Kim Philby : biography
Harold Adrian Russell "Kim" Philby (1 January 1912 – 11 May 1988. In Encyclopædia Britannica Online. Retrieved 16 November 2009.) was a high-ranking member of British intelligence who worked as a double agent before defecting to the Soviet Union. He served as both an NKVD and KGB operative.
In 1963, Philby was revealed to be a member of the spy ring now known as the Cambridge Five, the other members of which were Donald Maclean, Guy Burgess, Anthony Blunt, and another unidentified individual. Of the five, Philby is believed to have been most successful in providing secret information to the Soviet Union. His activities were moderated only by Joseph Stalin’s fears that he was secretly on Britain’s side. Philby was an Officer of the Order of the British Empire (OBE) from 1946 to 1965.
In February 1934, Philby married Alice (Litzi) Friedmann, an Austrian communist whom he had met in Vienna. They subsequently moved to England; however, as Philby assumed the role of a fascist sympathiser, they separated. Litzi lived in Paris before returning to London for the duration of the Second World War; she ultimately settled in East Germany.Seale and McConnville, 84
While working as a correspondent in Spain, Philby began an affair with Frances Doble, Lady Lindsay-Hogg, an actress and aristocratic divorcée who was an admirer of Francisco Franco and Adolf Hitler. They travelled together in Spain through August 1939.Seale and McConnville, 93
In 1940 he began living with Aileen Furse in London. Their first three children, Josephine, John, and Dudley Thomas, were born between 1941 and 1943. In 1946, Philby finally arranged a formal divorce from Litzi; he and Aileen were married on 25 September 1946, while Aileen was pregnant with their fourth child, Miranda. Their fifth child, Harry George, was born in 1950.Seale and McConnville, 173 Aileen suffered from psychiatric problems, which grew more severe during the period of poverty and suspicion following the flight of Burgess and Maclean. She lived separately from Philby, settling with their children in Crowborough while he lived first in London and later in Beirut. Weakened by alcoholism and frequent sickness, she died of influenza in December 1957.Seale and McConnville, 226
In 1956, Philby began an affair with Eleanor Brewer, the wife of New York Times correspondent Sam Pope Brewer. Following Eleanor’s divorce, the two married in January 1959. After Philby defected to the Soviet Union in 1963, Eleanor visited him in Moscow; in November 1964, following a visit to America, she returned, intending to settle permanently. However, in her absence, Philby had begun an affair with Donald Maclean’s wife, Melinda. He and Eleanor divorced, and she departed Moscow in May 1965.Seale and McConnville, 275
Melinda left Maclean, and briefly lived with Philby in Moscow; in 1968 she returned to Maclean.
In 1971, Philby married Rufina Ivanovna Pukhova, a Russo-Polish woman twenty years his junior, with whom he lived until his death in 1988. by Nigel Clive in Dictionary of National Biography online (accessed 11 November 2007)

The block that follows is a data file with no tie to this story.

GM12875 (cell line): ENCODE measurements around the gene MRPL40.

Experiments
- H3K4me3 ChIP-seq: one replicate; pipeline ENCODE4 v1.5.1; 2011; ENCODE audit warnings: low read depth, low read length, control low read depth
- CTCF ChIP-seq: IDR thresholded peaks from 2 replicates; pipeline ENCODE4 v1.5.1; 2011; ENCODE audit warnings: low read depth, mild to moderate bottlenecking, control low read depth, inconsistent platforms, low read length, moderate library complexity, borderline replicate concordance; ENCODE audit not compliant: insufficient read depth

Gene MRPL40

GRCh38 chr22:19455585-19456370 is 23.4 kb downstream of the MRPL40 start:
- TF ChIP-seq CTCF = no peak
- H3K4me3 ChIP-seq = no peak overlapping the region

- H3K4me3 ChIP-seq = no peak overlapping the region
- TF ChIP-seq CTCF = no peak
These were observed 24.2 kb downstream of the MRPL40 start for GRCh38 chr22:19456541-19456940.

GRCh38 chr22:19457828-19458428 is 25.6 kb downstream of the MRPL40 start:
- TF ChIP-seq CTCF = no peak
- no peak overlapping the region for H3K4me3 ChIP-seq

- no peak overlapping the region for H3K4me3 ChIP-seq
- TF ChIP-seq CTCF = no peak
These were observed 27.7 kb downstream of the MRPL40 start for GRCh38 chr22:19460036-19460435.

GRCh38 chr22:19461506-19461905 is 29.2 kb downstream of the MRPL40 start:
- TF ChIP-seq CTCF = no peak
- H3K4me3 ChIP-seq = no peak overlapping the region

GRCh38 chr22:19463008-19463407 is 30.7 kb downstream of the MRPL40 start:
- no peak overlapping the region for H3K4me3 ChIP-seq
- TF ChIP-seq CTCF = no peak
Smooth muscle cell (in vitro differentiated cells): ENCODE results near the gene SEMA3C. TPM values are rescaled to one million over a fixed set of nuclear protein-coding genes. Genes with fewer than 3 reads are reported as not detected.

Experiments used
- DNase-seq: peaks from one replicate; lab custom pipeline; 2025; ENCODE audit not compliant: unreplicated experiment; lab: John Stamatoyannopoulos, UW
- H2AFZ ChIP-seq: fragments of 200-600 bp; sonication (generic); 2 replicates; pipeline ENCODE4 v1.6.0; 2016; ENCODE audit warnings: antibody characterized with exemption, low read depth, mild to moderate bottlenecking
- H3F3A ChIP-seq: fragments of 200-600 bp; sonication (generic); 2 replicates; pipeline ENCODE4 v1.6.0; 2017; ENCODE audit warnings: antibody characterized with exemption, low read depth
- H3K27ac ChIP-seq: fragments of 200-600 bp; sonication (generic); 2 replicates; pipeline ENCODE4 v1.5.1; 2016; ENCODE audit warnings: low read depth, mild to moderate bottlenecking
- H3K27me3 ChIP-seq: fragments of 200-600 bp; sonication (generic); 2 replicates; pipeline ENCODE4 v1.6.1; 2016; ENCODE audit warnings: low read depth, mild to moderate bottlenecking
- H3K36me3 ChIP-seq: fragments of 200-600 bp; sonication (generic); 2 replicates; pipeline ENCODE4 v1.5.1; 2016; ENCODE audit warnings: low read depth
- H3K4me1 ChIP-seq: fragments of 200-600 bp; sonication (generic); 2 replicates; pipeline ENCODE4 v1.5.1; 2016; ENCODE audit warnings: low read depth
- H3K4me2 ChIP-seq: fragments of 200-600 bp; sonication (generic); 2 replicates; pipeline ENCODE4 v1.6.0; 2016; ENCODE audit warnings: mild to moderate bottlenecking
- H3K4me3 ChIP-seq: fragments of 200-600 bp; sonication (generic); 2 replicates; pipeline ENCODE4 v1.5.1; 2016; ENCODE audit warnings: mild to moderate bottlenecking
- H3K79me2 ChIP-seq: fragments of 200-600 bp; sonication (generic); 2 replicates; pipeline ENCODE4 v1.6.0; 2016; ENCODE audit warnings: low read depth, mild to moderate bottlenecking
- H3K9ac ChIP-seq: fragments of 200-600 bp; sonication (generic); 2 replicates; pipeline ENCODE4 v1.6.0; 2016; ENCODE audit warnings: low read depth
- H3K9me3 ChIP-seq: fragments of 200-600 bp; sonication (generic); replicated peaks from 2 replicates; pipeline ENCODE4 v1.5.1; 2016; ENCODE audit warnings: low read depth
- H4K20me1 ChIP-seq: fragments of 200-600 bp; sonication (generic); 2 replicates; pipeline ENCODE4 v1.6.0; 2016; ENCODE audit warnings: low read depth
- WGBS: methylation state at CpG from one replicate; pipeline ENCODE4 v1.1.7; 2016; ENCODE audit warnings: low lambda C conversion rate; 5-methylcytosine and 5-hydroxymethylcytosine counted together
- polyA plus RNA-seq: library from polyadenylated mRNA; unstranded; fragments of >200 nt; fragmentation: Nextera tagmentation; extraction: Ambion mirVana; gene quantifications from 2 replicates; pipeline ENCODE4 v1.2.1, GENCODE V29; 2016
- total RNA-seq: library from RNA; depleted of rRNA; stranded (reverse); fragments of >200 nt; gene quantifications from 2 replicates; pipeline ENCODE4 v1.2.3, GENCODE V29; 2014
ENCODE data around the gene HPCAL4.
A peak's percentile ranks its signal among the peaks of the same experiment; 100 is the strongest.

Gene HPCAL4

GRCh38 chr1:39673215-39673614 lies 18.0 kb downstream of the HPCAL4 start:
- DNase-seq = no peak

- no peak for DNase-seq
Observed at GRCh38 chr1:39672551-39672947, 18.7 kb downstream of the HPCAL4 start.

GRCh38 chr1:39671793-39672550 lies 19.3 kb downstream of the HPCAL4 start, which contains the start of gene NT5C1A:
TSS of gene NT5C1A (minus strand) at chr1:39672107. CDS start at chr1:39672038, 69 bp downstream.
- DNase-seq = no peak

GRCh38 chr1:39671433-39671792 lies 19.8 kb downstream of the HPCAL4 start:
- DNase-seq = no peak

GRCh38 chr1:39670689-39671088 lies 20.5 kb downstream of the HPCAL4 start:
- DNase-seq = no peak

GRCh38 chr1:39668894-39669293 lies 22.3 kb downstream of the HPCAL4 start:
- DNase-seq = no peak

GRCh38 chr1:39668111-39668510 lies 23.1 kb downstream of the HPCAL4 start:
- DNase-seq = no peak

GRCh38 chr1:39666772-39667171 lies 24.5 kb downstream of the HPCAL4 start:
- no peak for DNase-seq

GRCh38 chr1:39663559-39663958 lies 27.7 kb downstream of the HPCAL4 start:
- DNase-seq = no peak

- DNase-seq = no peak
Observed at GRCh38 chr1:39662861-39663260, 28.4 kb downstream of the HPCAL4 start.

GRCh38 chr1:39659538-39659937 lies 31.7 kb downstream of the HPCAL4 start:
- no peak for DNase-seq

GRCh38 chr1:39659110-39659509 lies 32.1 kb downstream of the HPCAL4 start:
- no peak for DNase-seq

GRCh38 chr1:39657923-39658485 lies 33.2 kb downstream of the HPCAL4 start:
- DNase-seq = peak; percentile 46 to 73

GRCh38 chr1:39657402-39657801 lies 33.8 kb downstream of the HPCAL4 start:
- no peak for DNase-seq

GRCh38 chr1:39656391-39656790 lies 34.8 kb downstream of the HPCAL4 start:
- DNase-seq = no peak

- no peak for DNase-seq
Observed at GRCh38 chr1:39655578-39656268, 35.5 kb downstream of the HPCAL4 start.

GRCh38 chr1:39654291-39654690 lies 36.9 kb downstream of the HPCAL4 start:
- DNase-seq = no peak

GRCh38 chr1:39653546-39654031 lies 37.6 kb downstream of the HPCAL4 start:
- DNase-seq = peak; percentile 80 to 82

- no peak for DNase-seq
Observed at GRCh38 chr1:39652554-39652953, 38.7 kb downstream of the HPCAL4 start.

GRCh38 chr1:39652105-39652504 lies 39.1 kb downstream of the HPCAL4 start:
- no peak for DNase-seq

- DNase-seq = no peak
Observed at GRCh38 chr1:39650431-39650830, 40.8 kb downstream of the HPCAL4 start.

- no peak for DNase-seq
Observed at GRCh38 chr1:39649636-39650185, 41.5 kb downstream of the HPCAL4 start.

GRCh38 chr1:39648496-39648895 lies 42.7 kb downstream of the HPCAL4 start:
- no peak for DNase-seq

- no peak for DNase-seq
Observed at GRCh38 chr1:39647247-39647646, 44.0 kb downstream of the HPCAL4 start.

Philby in literature
- One of the earliest appearances of Kim Philby as a character in fiction was in Gentleman Traitor by Alan Williams in 1974.
- Under the cover name of ‘Mowgli’ Philby appears in Duncan Kyle’s World War II thriller Black Camelot published in 1978.
- Philby has a key role in Mike Ripley’s short story Gold Sword published in ‘John Creasey’s Crime Collection 1990’ which was chosen as BBC Radio 4’s Afternoon Story to mark the 50th anniversary of D-Day on 6 June 1994.
- Kim Philby appears as one of the central antagonists in William F. Buckley Jr’s 2004 novel Last Call for Blackford Oakes.
- The Tim Powers novel Declare (2001) is partly based on unexplained aspects of Philby’s life, providing a supernatural context for his behaviour.
- Philby is a central character in the 1981 Ted Allbeury novel The Other Side of Silence.
- The 1984 Frederick Forsyth novel The Fourth Protocol features an elderly Kim Philby’s involvement in a plot to trigger a nuclear explosion in Britain. In the novel, Philby is a much more influential and connected figure in his Moscow exile than he apparently was in reality.
- The 1993 Joseph Brodsky essay Collector’s Item (published in his 1995 book On Grief and Reason) contains a conjectured description of Philby’s career, as well as speculations into his motivations and general thoughts on espionage and politics. The title of the essay refers to a postal stamp commemorating Philby issued in the Soviet Union in the late 1980s.
- The Robert Littell novel The Company (2002) features Philby as a confidant of former CIA Counter-Intelligence chief James Angleton.
- The 2003 novel Fox at the Front by Douglas Niles and Michael Dobson depicts Philby selling secrets to the Soviet Union during the alternate Battle of the Bulge where German Field Marshal Erwin Rommel turns on the Nazis and assists the Allies in capturing all of Berlin. Before he can sell the secret of the atomic bomb to the Soviet Union, he is discovered by the British and is killed by members of MI5 who stage his death as a heart attack.
- German author Barbara Honigmann’s Ein Kapitel aus meinem Leben tells the history of Philby’s first wife, Litzi, from the perspective of her daughter.
- The 2005 John Birmingham novel Designated Targets features a cameo of Philby, under orders from Moscow to assist Otto Skorzeny’s mission to assassinate Winston Churchill.
- John le Carré (David Cornwell) depicts and analyses Philby as Bill Haydon, the upper-class traitor in Tinker, Tailor, Soldier, Spy. In fact, Philby had ended le Carré’s intelligence officer career by betraying him to the Russians.
- John Banville’s 1997 novel The Untouchable is a fictionalised biography of Anthony Blunt in which Kim Philby is portrayed.